I also enjoyed taking business and law courses because those were so practically focused. One other program that I took advantage of was the Executive MBA program through Columbia Business School. I very much liked the idea that these courses were offered outside the normal school schedule and that I could pack more learning in and make the most of my time. I loved the practical nature of the courses I took, as we were often assigned projects for which we would present our recommendations to a real-world company or firm, which was great practice for being out in the professional world. I think the Executive MBA is a wonderful resource, and I highly recommend that students pursue it.
What was your IP or Capstone Project about?
My thesis was focused on opera, and even though I no longer work in that field, it was something I was and remain very passionate about – my research centered around targeting millennials as the future audience for opera. Hence, my interviews featured professionals in the opera space, often those creating programs that attempted to bring millennials in and keep them engaged.
In general, I think that sufficiently preparing the next generation to be the future leaders of the arts sector is one of the most important things we can do. It all comes back to professional development – my particular passion – but simply providing young people with the information they need to know what’s out there helps ensure we engage audiences.
What did your journey after graduate school look like? How did you get your current role?
I would say my professional path has been relatively unique. I began my work as an intern at The Broadway League while still in grad school – it was, in fact, the internship I took as a program requirement. A week into the internship, I knew this was the perfect environment for me. It was a very exciting time to be working on Broadway. There was a huge renaissance within the field, and a lot of great new work taking place – the industry, in general, was very active and engaged. I was thrown right into the middle of it all during a major industry conference, and I absolutely fell in love with it!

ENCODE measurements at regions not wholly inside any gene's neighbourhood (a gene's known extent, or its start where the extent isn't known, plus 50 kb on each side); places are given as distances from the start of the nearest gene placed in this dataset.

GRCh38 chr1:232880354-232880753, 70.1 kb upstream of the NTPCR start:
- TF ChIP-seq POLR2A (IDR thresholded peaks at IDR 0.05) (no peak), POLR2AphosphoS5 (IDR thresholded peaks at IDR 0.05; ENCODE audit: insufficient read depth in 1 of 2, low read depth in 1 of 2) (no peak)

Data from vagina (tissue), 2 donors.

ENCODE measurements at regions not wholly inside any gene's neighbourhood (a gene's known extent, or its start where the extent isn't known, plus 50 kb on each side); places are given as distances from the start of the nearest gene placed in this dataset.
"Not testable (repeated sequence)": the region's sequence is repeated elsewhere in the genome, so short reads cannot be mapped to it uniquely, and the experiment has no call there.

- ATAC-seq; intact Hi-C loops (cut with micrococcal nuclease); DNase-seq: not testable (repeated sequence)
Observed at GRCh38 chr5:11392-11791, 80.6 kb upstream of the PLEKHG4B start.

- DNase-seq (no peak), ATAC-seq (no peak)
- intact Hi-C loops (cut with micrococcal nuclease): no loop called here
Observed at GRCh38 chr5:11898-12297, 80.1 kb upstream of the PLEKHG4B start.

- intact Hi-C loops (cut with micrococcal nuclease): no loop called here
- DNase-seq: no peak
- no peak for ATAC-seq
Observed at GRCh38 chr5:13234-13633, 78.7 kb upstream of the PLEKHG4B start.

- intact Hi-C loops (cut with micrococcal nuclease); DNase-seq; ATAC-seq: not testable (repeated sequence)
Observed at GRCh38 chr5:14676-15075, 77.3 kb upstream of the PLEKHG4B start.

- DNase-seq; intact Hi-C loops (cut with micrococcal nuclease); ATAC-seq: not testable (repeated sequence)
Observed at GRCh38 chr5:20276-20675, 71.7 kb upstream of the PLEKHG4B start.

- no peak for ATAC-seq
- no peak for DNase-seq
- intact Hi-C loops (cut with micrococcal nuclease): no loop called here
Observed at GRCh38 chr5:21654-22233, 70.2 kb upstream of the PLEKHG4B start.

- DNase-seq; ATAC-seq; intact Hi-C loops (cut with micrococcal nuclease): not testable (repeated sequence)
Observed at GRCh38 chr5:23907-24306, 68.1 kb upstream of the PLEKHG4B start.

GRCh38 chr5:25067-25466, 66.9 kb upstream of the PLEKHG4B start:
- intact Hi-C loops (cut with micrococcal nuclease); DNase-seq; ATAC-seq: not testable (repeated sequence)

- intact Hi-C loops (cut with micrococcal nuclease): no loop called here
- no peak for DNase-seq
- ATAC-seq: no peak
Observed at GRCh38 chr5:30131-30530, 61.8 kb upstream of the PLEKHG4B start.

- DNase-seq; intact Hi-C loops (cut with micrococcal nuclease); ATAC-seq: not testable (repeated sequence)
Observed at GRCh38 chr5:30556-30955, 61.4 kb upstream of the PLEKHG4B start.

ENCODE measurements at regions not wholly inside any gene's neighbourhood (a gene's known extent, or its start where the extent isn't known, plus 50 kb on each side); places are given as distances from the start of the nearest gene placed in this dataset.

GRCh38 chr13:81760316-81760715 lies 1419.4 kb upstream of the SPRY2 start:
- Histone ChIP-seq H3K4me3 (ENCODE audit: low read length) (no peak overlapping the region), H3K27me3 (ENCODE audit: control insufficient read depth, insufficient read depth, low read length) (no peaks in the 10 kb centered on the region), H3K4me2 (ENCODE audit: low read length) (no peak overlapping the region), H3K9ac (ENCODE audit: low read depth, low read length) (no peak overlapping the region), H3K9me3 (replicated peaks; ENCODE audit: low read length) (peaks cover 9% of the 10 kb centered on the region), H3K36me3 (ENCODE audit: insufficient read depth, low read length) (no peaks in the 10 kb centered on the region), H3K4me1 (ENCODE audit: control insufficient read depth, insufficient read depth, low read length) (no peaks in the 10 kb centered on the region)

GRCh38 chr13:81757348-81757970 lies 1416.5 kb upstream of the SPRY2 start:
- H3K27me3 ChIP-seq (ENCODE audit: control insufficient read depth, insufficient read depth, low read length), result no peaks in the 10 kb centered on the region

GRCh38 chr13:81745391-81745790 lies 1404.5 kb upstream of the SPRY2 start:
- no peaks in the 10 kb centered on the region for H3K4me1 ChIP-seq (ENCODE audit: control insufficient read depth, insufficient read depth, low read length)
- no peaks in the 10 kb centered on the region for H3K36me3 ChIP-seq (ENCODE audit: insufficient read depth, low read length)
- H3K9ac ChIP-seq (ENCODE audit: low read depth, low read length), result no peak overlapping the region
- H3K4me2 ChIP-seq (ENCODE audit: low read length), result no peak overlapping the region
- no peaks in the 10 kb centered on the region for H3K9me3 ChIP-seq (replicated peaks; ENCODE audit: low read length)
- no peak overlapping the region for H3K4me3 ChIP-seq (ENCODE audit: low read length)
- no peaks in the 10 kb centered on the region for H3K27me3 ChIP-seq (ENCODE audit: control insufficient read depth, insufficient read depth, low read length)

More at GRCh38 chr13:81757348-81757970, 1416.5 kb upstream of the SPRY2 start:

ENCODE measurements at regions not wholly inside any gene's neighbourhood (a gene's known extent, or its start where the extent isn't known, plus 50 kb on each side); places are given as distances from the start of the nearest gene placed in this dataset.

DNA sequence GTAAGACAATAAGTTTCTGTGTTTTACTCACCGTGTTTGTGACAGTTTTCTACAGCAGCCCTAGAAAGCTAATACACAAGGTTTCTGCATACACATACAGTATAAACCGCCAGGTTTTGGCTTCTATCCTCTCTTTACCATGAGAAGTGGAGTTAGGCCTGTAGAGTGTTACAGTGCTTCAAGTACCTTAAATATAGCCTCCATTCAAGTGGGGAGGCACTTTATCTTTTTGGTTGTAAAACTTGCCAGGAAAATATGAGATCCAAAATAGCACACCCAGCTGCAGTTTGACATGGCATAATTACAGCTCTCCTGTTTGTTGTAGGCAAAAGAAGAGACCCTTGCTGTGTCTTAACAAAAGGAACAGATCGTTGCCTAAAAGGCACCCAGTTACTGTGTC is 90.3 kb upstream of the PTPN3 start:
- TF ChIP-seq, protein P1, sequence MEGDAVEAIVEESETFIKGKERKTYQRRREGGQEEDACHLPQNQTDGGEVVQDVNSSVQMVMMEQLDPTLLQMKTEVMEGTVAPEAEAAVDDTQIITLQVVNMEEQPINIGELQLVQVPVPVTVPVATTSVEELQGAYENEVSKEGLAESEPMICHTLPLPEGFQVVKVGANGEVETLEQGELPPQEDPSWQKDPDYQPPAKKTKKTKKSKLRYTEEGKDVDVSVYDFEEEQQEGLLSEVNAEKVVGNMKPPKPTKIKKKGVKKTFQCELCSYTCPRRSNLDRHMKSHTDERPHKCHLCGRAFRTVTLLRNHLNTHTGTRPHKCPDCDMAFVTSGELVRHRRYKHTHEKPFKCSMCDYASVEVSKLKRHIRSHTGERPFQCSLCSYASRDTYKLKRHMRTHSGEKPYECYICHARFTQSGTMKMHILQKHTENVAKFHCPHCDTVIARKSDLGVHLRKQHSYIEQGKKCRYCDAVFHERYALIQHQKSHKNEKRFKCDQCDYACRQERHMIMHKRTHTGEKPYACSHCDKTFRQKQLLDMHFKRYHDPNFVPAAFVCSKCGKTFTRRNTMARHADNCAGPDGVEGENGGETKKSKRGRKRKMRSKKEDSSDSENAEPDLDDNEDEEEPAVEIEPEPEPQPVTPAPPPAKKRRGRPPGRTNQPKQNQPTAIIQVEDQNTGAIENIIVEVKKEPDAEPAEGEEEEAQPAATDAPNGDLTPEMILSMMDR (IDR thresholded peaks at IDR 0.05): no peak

I loved the perspective you’re afforded at a trade association, from which you can see a bird’s eye view of an industry – where the industry’s priorities lie, what makes it tick, and where it would like to move in the future. Coming in knowing precious little about the different professions available within the commercial theater space, I realized I had stumbled upon the perfect position for me, which let me use my administrative brain to assist the producers, the general managers, and the theater owners whom I so love to work with. I remained part-time with The Broadway League while I finished my degree and became full-time upon graduation. I’ve been in the same department since taking on different roles in membership and professional development.
What challenges do you face(d) in your current role? How do you work around them?
The most obvious challenge we’ve faced as an industry has been the unprecedented shutdown of our business over the last few years. A shutdown of this magnitude has never happened in the history of Broadway – even in other times of crisis, the scope of the shutdown was not nearly this severe. I was lucky to retain my job through all of this during a time when so many arts professionals did not. For those of us who remained, it was a particularly busy time, with all of us working double time to try to keep things afloat, keep communication channels open, and be forward-thinking about how we might reopen, when it would be appropriate to do so, and what it would mean when we did – what would change, and what would stay the same?